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As the poet says

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Robert Frost

The Road Not Taken

Two roads diverged in a yellow wood,
And sorry I could not travel both
And be one traveler, long I stood
And looked down one as far as I could
To where it bent in the undergrowth;

Then took the other, as just as fair,
And having perhaps the better claim,
Because it was grassy and wanted wear;
Though as for that the passing there
Had worn them really about the same,

And both that morning equally lay
In leaves no step had trodden black.
Oh, I kept the first for another day!
Yet knowing how way leads on to way,
I doubted if I should ever come back.

I shall be telling this with a sigh
Somewhere ages and ages hence:
Two roads diverged in a wood, and I—
I took the one less traveled by,
And that has made all the difference.

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The Science of Sound

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Synesthesia

Natural phenomena have a multitude of informational aspects. When they occur and hit our perception it usually separates them into the five general channels called senses – sight, sound, touch, smell, and taste. That is how we can easily distinguish and grasp sensory data. Nevertheless, the source of perceptional data is usually intertwined and has more than one of these aspects. There is a neurological condition called synesthesia, in which information meant to stimulate one of your senses stimulates several of them. Of course, that could be a really confusing state of mind, one that could raise a lot of difficulties for our understanding. However, from another point of view, such a perception could bring unexpected and beautiful facets of reality, which can enrich our knowledge of nature and human consciousness. Although it could be hard to imagine what is the color of sweet or how a sound looks like, now, thanks to the fruitful union of Science and Art, synesthesia has been embodied in a tangible form.

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Friday Inspirational Quotes

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Pablo Picasso

There are some unarguably distinctive differences between human beings and animals. One of them, of course, is language. We speak, we use complex grammatical constructions, we produce abstract terms, etc. Another one is that we don't live in the planet's natural habitat, or at least don't do it anymore. We build cities, connect them by roads and highways, live under roofs, travel by cars and planes. In other words, we construct our world within the natural world. Everything that is surrounding us was once in our imagination. Each object that we are used to and utilize on daily basis, was once made by another human being. It is fascinating how we transformed the raw materials of our planet into the world we know today. It is, basically, like we brought out our consciousness and materialized it. What once looked like science fiction is a common fact today. So, don't limit yourself and set free your imagination. As Pablo Picasso once said: "Everything you can imagine is real."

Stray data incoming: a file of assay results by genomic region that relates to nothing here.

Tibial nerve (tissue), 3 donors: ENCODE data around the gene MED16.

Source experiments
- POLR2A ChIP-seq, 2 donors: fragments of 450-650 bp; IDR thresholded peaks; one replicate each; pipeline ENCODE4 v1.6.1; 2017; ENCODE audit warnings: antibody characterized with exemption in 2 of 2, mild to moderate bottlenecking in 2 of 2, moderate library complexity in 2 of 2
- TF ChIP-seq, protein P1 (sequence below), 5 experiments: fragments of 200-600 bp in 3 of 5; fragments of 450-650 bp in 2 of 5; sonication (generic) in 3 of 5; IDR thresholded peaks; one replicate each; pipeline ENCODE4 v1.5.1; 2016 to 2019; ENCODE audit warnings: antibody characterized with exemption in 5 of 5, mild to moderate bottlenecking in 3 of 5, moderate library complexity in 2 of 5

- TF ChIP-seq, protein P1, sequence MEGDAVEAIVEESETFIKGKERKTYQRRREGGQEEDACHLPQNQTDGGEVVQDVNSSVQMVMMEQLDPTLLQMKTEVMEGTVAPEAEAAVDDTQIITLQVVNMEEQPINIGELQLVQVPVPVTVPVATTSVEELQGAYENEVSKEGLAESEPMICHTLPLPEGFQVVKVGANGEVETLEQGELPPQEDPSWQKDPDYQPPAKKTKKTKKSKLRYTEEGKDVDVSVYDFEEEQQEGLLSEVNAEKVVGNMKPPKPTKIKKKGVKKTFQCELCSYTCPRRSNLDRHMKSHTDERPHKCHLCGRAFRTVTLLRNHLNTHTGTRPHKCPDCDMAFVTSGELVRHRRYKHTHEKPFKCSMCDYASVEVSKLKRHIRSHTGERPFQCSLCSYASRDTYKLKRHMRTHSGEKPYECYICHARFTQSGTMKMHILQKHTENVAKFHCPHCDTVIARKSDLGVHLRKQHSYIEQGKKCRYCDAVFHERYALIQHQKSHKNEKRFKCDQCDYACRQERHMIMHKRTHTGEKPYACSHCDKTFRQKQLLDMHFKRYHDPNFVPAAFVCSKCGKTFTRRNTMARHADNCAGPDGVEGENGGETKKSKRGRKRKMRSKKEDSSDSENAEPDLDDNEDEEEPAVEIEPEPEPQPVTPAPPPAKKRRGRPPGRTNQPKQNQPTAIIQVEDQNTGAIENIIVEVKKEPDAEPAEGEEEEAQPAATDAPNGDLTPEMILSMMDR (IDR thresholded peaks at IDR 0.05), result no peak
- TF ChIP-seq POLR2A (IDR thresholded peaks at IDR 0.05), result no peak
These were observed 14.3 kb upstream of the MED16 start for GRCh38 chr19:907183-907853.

Have a great Friday and enjoy your weekend!


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How we prepare for an ‘age of pandemics’

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Future pandemics security

The current pandemic caught the world off guard but there are more to come, and we need to work out how to better prepare for and respond to future crises before they occur, an audience at the European Commission's annual Research and Innovation Days conference has heard.

'It is likely that we are entering an age of pandemics,' said Prof. Peter Piot, director of the UK's London School of Hygiene and Tropical Medicine, who co-discovered the Ebola virus in 1976 and is now special advisor to the president of the European Commission on Covid-19.


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The secret troves of Etymology

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The word Method

One of the most commonly used words in the field of Science is method. Nowadays, we literally can't imagine how we could conduct an experiment or draw a conclusion without following some method. And not only in scholarly discourse but in everyday use, you can often hear someone describing another person or activity as being methodical or as lacking methodology. But what are the origins of this word, and how come it became so popular?


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